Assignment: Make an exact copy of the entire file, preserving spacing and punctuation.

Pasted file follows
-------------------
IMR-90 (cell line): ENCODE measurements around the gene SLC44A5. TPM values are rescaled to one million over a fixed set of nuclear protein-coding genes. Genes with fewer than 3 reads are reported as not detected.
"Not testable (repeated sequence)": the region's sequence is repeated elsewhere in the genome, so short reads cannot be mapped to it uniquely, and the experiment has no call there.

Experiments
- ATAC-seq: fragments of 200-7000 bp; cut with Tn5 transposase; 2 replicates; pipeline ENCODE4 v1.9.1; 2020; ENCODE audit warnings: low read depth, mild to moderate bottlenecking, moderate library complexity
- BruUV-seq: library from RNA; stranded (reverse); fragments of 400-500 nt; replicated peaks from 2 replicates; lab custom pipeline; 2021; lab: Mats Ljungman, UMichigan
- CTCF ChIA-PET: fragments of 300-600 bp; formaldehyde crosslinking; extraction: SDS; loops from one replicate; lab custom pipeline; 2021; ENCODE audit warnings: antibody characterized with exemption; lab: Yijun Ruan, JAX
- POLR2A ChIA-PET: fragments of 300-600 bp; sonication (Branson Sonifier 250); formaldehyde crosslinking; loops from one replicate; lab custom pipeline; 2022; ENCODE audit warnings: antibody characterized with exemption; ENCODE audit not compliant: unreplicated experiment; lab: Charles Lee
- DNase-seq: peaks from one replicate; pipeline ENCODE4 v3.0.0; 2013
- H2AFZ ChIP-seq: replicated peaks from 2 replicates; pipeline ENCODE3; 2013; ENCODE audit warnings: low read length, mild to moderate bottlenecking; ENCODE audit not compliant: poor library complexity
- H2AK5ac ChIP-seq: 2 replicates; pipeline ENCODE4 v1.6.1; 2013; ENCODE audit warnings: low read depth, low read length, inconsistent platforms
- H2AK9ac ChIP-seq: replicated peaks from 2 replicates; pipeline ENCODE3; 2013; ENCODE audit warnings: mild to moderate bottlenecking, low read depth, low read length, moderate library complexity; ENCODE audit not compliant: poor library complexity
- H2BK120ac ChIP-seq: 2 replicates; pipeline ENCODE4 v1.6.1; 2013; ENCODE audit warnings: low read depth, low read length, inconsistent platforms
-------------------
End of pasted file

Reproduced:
IMR-90 (cell line): ENCODE measurements around the gene SLC44A5. TPM values are rescaled to one million over a fixed set of nuclear protein-coding genes. Genes with fewer than 3 reads are reported as not detected.
"Not testable (repeated sequence)": the region's sequence is repeated elsewhere in the genome, so short reads cannot be mapped to it uniquely, and the experiment has no call there.

Experiments
- ATAC-seq: fragments of 200-7000 bp; cut with Tn5 transposase; 2 replicates; pipeline ENCODE4 v1.9.1; 2020; ENCODE audit warnings: low read depth, mild to moderate bottlenecking, moderate library complexity
- BruUV-seq: library from RNA; stranded (reverse); fragments of 400-500 nt; replicated peaks from 2 replicates; lab custom pipeline; 2021; lab: Mats Ljungman, UMichigan
- CTCF ChIA-PET: fragments of 300-600 bp; formaldehyde crosslinking; extraction: SDS; loops from one replicate; lab custom pipeline; 2021; ENCODE audit warnings: antibody characterized with exemption; lab: Yijun Ruan, JAX
- POLR2A ChIA-PET: fragments of 300-600 bp; sonication (Branson Sonifier 250); formaldehyde crosslinking; loops from one replicate; lab custom pipeline; 2022; ENCODE audit warnings: antibody characterized with exemption; ENCODE audit not compliant: unreplicated experiment; lab: Charles Lee
- DNase-seq: peaks from one replicate; pipeline ENCODE4 v3.0.0; 2013
- H2AFZ ChIP-seq: replicated peaks from 2 replicates; pipeline ENCODE3; 2013; ENCODE audit warnings: low read length, mild to moderate bottlenecking; ENCODE audit not compliant: poor library complexity
- H2AK5ac ChIP-seq: 2 replicates; pipeline ENCODE4 v1.6.1; 2013; ENCODE audit warnings: low read depth, low read length, inconsistent platforms
- H2AK9ac ChIP-seq: replicated peaks from 2 replicates; pipeline ENCODE3; 2013; ENCODE audit warnings: mild to moderate bottlenecking, low read depth, low read length, moderate library complexity; ENCODE audit not compliant: poor library complexity
- H2BK120ac ChIP-seq: 2 replicates; pipeline ENCODE4 v1.6.1; 2013; ENCODE audit warnings: low read depth, low read length, inconsistent platforms